Australia dodges a bullet

Scott Morrison has pulled off one of the most stunning Australian electoral feats in decades, coming from way, way behind to defeat a Labor party that almost every pundit was tipping to win. No-one doubted that Labor would win: the only doubt in the media has been about just how big their winning margin would be.

Well, Oilers, I’ve been suggesting for weeks that Scott Morrison’s Liberal-National Coalition might have it in them to pull off the biggest upset since 1993. Damn me if they didn’t go and do it. I wrote as far back as February that Labor might be about to repeat the same disastrous mistakes as the Liberals’ John Hewson did 26 years ago. I was right.

The Coalition have won the election that everybody said Labor couldn’t lose. In fact, they’ve almost certainly won a majority government which should deliver the stability that Australians are yearning for after ten years of come-and-go prime ministers.

Labor ran a disastrous campaign, from start to finish. While their climate policy excited some, mostly younger, voters, Bill Shorten’s refusal to address its costs ranged from the inept to the arrogant, when he bluntly dismissed such questions as “stupid”. Voters who might otherwise be sympathetic to climate change action were left worrying about the likelihood of their electricity bills skyrocketing yet again. Meanwhile homeowners and especially pensioners vehemently rejected Labor’s big-taxing policies on negative gearing, pensions and franking credits.

Its climate policies probably cost Labor the most. It had a choice: pander to the watermelon wing of the party to try and stop votes leaking to the Greens, or stick with their blue-collar base and support jobs-generating coal projects in Queensland. Ultimately, Labor threw in its lot with the watermelons – and paid the price. Labor was savaged in Queensland, winning only five, possibly six seats out of 30.

But Labor’s biggest Achilles’ heel was undoubtedly its leader. Voters simply were not prepared to hold their noses and vote for Prime Minister Bill Shorten. In perhaps the only positive for Labor, Shorten has announced that he is stepping down from the leadership.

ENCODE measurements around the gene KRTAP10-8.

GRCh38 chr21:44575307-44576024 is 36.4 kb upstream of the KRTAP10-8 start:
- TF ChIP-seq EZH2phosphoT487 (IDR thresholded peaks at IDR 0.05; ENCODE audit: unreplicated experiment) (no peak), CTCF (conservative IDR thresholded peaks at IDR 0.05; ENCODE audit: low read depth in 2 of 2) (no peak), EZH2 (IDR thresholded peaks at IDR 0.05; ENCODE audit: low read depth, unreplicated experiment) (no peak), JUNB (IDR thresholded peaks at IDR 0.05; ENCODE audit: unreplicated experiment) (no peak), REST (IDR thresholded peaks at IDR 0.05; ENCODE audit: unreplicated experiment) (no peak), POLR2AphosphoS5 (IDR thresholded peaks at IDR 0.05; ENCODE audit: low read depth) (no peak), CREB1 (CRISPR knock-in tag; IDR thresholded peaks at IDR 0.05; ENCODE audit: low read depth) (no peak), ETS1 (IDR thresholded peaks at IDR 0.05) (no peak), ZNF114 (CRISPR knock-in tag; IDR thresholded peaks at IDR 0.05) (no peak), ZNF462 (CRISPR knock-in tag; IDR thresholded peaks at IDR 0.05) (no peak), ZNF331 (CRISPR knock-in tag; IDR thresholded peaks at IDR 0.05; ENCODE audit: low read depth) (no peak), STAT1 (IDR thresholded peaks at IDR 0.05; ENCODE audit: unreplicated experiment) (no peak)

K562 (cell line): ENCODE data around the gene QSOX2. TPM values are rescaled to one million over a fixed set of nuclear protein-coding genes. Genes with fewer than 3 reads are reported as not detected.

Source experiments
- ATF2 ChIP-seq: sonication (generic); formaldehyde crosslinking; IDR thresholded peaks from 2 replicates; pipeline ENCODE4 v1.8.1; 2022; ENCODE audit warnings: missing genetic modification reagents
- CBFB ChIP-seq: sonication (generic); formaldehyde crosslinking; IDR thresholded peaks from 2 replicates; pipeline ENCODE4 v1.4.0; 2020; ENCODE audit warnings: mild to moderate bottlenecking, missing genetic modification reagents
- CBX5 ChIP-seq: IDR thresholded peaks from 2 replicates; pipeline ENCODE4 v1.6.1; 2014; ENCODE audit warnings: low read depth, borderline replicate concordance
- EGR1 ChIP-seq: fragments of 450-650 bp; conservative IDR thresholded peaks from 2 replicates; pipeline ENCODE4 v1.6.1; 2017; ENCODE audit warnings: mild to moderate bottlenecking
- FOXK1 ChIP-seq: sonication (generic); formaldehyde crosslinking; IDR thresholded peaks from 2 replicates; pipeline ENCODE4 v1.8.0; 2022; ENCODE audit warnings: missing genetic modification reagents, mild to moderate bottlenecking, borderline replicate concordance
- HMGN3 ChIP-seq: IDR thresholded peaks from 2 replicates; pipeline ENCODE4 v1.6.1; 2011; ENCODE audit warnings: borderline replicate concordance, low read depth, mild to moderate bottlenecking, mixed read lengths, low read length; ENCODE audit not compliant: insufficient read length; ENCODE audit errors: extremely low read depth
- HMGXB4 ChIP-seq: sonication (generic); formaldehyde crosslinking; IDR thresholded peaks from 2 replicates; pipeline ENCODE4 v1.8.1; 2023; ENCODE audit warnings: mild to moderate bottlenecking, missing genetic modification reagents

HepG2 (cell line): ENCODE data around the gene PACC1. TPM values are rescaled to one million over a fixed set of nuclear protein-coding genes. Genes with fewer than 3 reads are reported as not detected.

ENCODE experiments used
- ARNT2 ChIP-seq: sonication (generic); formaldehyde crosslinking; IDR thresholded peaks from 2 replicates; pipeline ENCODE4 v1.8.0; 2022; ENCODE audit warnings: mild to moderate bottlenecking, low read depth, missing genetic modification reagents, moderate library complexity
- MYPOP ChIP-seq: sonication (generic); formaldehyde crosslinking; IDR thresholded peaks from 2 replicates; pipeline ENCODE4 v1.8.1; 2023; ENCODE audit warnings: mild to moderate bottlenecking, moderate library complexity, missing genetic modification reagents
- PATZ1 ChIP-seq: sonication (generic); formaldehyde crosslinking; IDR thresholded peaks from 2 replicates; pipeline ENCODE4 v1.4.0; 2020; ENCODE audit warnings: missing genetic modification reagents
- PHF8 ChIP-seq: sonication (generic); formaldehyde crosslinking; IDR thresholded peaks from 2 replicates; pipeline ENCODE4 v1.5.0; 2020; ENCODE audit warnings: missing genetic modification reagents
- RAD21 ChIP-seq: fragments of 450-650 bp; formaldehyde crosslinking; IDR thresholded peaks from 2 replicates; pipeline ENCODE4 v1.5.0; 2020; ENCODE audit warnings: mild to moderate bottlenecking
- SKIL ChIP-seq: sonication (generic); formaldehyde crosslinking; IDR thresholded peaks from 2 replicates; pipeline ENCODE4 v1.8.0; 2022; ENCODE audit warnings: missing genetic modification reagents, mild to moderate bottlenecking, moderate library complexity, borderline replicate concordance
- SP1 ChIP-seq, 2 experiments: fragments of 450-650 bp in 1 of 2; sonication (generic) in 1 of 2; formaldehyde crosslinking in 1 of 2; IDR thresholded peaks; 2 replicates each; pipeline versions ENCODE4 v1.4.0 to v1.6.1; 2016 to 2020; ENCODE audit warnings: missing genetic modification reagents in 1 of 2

But if anyone can lay claim to this win, it’s Prime Minister Scott Morrison. Morrison was almost a one-man band for the Coalition’s campaign. Morrison deserves all credit for not just burying the disastrous Turnbull experiment which alienated so much of the Coalition’s conservative base, but for helping soothe voters’ anger at yet more of the instability that had turned the prime ministership into a revolving door. Morrison’s authority as party leader should now be unassailable.

Possibly the worst sour note for the Coalition is the loss of Tony Abbott’s seat of Warringah. But it shows the extraordinary derangement that cripples the Australian left that so much money, not to say bile, was poured into a nasty, hateful campaign to oust a backbencher. As I’ve reported, this has been an extraordinarily nasty campaign, but the antics of Labor and GetUp in Warringah beggar belief. From an attack so vicious that even Abbott’s opponent publicly decried it, to posters which are being investigated by police, to faeces being sent to electoral offices.

In the most shocking turn, one of Abbott’s campaign volunteers was stabbed while setting up at a polling station.

Luckily for both democracy and decency, GetUp’s desperate campaigns to take down two other targets of leftist hate failed spectacularly. GetUp invested incredible resources to try and take down Home Affairs minister Peter Dutton, whom the left revile for running Australia’s strong border protection strategy, and treasurer Josh Frydenberg, who was subjected to disgusting anti-Semitic graffiti attacks. Dutton retained his seat with an increased majority, and Frydenberg saw off a challenge from one of the left’s poster boys, Julian Burnside.

For the minor parties, the Greens failed to boost their vote at all, while Pauline Hanson’s One Nation increased its vote. Clive Palmer’s megabuck spendathon campaign resulted in a swing of 3.4% for his United Australia Party, although it’s unlikely he’ll win any seats.

Senate results won’t be known for probably days, yet, but it will be interesting to watch how the upper house swings. This is the first “normal” Senate election under new rules that were brought in, designed to kill off “preference whispering” and nobble micro-parties. So, what happens in the Senate could be anyone’s guess. The most likely result is that the government will still be left to negotiate its legislation past a possibly more friendly cross-bench than in this past term. Either the government or the opposition winning a majority in their own right in the upper house seems unlikely.